I can afford to be a snob about fashion.
A few years ago, just locally-made was enough for me. Maybe some organic cotton in there. I mean, just one thing was better than the status quo. But as the fashion scene has developed, we’re seeing the emergence of brands that address literally every issue within fashion with an astounding fastidiousness, and are perfectly fashionable on top of all of that. My bar has been raised.
Denim, it turns out is the perfect fashion category for this attention to detail. You wear jeans over and over for years. They are hard to stain, and if they rip? No worries. They’ve now got character. I can’t say the same for a white blouse, which is why I buy them secondhand, as in this picture! Find secondhand white blouses at Vestiaire, Or I buy cotton blouses from H&M, where they are affordable but also have some organic cotton in there. I don’t want to start crying when I inevitably get red wine on a $150 blouse. But denim? I think $189 is reasonable for an amazing pair of sustainable and ethical jeans. The price-per-wear is on point.
At the end of last year, I was sent a pair of black skinny jeans by a new denim brand, Outland Denim.* Their offerings are edited and simple: men’s and women’s jeans in black and indigo, dark and washed. That’s it. But they fill a core need of mine for quality jeans that I can feel wonderful about. That’s because not only are they chic and sustainable, they’re also ethically made, and give back. All the things!
Outland Denim fights against trafficking and exploitation in two ways: It donates AU$50 (about US$45) from every pair of the men’s and women’s jeans sold to frontline agencies in the fight against human trafficking and exploitation, such as Destiny Rescue, a nonprofit which rescues trafficked children and women, rehabilitates them, and invests in educational and vocational programs to protect vulnerable women and children. Outland Denim also provides training and employment to rescued young women in Cambodia. They earn a living wage, and though they are assigned to a specific task, such as belt loops or pockets, they are rotated through so they learn every part of the jean-making process.
And then we get into the supply chain, which is detailed, to say the least. The denim is from a Turkish mill called Bossa, which is involved in the Better Cotton Initiative (BCI), abides by the Global Organic Textile Standard and has a variety of ISO certifications. It’s dyed with natural indigo dye instead of toxic synthetic dye. The zippers are sourced from YKK, which creates zips from recycled materials, is part of the Zero Discharge of Hazardous Chemicals Initiative (ZDHC), and won the Biodiversity Protection Award in 2014 for environmental stewardship. YKK provides vocational training and educational support for young people; a childcare center for their Bangladeshi workers; and free health examinations for employees and their communities. The thread is by Coats, which is also part of the ZDHC Initiative and is ISO 14001 ‘Environmental Management Systems’ certified. The buttons and rivets are by Timay and Tempo, which is Oeko-Tex Standard 100 certified. Viet Thang Corporation supplies the pocket liners – it’s certified OEKO-TEX® Standard 100, ISO 9002 and ISO 14001. Safa Impex supplies vegetable-tanned leather patches. The washhouse that imparts the fade, Tak Son, uses a three-step cleaning and testing process to make sure the discarded water is safe and clean for the environment, and is compliant with the Organic Content Standard (OCS-NL) and Organic Content Standard 100. The stickers and black cloth bags are by Print Together uses only post-consumer recycled paper and natural vegetable dyes on its products. Finally, Outland pays a little extra to utilise DHL’s ‘climate neutral service’.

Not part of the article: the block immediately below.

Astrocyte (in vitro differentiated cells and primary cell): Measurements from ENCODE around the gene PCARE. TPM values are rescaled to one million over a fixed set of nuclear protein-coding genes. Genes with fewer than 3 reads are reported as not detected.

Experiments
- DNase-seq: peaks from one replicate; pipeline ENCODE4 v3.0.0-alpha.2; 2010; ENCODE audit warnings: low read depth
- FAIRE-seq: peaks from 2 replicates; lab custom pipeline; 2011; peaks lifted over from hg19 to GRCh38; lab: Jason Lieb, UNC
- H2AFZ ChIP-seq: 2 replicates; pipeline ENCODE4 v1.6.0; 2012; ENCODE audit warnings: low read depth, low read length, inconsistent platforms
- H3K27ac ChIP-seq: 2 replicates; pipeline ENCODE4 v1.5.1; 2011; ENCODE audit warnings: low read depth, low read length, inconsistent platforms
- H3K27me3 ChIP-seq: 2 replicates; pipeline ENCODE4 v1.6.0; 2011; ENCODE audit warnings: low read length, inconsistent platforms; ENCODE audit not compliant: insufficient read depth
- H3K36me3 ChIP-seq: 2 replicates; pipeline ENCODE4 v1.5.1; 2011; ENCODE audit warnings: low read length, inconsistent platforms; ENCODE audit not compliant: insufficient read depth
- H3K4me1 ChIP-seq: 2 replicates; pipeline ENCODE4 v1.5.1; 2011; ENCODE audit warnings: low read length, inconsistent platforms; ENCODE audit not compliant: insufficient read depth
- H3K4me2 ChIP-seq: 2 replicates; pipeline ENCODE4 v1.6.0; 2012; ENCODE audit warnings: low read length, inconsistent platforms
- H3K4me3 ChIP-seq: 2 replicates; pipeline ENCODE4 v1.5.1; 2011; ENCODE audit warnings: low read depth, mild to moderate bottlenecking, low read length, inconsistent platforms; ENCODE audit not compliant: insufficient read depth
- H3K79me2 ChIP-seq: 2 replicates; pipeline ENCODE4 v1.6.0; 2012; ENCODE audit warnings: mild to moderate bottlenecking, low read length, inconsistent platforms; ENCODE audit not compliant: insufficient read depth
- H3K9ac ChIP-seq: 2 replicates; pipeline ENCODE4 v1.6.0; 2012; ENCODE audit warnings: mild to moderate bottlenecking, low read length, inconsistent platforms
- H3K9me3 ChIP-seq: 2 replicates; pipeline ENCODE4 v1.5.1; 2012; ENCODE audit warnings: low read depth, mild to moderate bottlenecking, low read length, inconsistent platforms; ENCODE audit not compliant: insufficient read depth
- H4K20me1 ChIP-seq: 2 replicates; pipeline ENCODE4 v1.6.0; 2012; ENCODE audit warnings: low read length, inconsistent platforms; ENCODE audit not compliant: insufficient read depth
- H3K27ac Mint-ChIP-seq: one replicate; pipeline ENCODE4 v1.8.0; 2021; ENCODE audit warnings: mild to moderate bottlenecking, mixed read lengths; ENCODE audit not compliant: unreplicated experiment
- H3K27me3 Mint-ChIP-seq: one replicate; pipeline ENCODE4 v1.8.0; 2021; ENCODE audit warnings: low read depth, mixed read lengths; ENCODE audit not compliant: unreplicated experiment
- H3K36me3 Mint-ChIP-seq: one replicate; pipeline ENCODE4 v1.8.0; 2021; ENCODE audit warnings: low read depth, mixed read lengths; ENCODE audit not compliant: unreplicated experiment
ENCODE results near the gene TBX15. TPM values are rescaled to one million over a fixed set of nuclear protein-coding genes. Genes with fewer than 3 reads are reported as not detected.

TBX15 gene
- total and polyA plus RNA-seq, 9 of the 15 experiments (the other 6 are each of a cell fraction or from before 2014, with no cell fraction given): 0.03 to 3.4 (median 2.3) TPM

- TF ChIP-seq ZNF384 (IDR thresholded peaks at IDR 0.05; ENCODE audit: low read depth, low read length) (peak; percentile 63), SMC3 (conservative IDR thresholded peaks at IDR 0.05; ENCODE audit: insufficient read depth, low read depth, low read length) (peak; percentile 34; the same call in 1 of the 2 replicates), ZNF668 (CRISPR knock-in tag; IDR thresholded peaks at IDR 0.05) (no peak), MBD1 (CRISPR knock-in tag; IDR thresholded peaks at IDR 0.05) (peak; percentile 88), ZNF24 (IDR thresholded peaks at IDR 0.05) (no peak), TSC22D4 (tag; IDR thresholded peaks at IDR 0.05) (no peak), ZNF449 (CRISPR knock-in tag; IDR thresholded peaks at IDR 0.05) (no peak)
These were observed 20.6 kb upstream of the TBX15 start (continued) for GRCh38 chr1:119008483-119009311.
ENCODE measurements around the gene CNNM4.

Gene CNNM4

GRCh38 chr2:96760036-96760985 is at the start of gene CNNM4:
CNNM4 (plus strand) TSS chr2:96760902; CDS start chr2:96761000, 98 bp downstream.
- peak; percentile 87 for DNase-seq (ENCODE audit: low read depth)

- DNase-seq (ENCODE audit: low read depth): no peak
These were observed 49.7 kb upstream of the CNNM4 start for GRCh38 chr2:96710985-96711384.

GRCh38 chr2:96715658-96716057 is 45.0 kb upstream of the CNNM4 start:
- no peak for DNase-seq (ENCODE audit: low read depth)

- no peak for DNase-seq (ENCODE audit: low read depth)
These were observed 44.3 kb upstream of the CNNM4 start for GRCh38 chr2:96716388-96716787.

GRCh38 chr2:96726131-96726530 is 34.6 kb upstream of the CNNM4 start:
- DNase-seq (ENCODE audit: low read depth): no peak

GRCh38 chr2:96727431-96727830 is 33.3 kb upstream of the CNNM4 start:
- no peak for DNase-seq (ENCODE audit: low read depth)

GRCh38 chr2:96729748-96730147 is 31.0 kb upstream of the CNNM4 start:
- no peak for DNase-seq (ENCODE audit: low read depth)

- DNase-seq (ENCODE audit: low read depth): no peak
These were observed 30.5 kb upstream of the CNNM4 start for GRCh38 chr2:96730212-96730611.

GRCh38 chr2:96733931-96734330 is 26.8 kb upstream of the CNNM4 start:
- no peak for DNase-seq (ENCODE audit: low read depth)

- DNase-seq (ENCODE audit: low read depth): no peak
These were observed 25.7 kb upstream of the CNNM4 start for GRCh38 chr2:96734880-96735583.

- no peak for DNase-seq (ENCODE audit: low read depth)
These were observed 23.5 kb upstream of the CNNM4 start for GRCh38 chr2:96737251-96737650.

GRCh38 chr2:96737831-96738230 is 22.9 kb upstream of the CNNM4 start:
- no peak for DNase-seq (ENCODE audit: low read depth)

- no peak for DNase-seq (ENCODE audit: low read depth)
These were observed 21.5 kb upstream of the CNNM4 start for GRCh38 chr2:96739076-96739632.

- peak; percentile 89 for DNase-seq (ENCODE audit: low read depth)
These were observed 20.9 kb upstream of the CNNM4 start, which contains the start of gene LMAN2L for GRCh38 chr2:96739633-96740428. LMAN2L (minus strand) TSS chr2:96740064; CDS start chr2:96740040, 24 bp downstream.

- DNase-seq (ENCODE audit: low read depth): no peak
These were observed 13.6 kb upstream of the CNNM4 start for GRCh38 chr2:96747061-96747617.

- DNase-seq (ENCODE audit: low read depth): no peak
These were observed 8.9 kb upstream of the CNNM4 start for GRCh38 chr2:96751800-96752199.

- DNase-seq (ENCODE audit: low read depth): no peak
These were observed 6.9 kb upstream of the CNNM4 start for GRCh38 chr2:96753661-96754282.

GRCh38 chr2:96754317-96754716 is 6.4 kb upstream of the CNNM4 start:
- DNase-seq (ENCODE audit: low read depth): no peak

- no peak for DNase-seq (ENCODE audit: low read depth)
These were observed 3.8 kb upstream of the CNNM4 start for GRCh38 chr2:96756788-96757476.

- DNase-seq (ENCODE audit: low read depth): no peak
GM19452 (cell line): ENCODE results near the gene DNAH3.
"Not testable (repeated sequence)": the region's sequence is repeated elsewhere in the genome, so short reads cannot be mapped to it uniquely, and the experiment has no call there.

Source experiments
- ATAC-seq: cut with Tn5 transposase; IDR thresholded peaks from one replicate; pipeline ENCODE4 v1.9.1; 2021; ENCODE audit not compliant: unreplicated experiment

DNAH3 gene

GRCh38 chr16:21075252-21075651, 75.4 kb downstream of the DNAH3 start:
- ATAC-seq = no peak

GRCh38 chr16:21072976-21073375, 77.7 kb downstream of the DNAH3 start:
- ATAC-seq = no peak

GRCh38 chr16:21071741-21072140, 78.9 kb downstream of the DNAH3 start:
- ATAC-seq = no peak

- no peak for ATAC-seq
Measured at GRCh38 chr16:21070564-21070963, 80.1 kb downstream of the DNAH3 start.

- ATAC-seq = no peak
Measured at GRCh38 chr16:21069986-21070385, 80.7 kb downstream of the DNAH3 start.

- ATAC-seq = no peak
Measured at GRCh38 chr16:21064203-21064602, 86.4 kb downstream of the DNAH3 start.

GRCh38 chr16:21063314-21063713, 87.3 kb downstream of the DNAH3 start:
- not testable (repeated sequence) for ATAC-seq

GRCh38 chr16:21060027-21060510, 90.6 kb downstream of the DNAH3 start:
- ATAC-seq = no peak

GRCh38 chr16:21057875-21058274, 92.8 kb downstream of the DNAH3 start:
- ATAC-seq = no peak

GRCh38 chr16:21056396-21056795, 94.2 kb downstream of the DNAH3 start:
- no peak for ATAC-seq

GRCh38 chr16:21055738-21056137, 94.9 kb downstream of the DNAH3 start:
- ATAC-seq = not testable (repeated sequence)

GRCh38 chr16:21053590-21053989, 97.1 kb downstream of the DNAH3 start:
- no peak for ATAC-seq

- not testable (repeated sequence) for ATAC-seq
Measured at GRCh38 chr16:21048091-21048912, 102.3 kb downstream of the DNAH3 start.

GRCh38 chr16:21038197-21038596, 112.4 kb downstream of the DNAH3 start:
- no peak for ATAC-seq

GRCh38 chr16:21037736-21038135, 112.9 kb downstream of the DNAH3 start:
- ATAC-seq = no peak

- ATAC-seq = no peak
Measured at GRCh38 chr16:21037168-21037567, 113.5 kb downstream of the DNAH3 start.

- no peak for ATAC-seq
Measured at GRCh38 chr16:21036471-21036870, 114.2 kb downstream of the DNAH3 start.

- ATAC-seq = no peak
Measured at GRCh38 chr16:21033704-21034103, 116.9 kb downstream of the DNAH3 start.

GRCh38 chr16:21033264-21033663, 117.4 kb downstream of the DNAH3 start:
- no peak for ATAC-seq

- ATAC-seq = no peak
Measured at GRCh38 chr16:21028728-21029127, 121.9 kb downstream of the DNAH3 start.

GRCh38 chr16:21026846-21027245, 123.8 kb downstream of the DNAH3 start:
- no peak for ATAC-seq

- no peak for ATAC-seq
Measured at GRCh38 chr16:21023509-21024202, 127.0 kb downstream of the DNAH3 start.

The jeans fit me so well, when I couldn’t fit them into my drawer, I was inspired to raise the bar on the rest of my pants and jeans, and ended up cleaning out my drawer, putting a few pairs of jeans in the donate pile, and getting that much closer to my perfect capsule wardrobe.
So go ahead, raise the bar for the fashion you’ll wear. Some might consider it snobbish. Others, like me, consider it sustainable.
Moving Beyond Consumption
This year, I’m urging you to think beyond your own personal consumption, and to take up the fight for systemic change in issues you are passionate about. If you care about fighting human trafficking, find how how many slaves work for you. And make sure to donate to and sign up for updates from organizations like Destiny Rescue, A21, and Stop the Traffik. Conscious consumerism is just the start. We need to turn our work and gaze outward.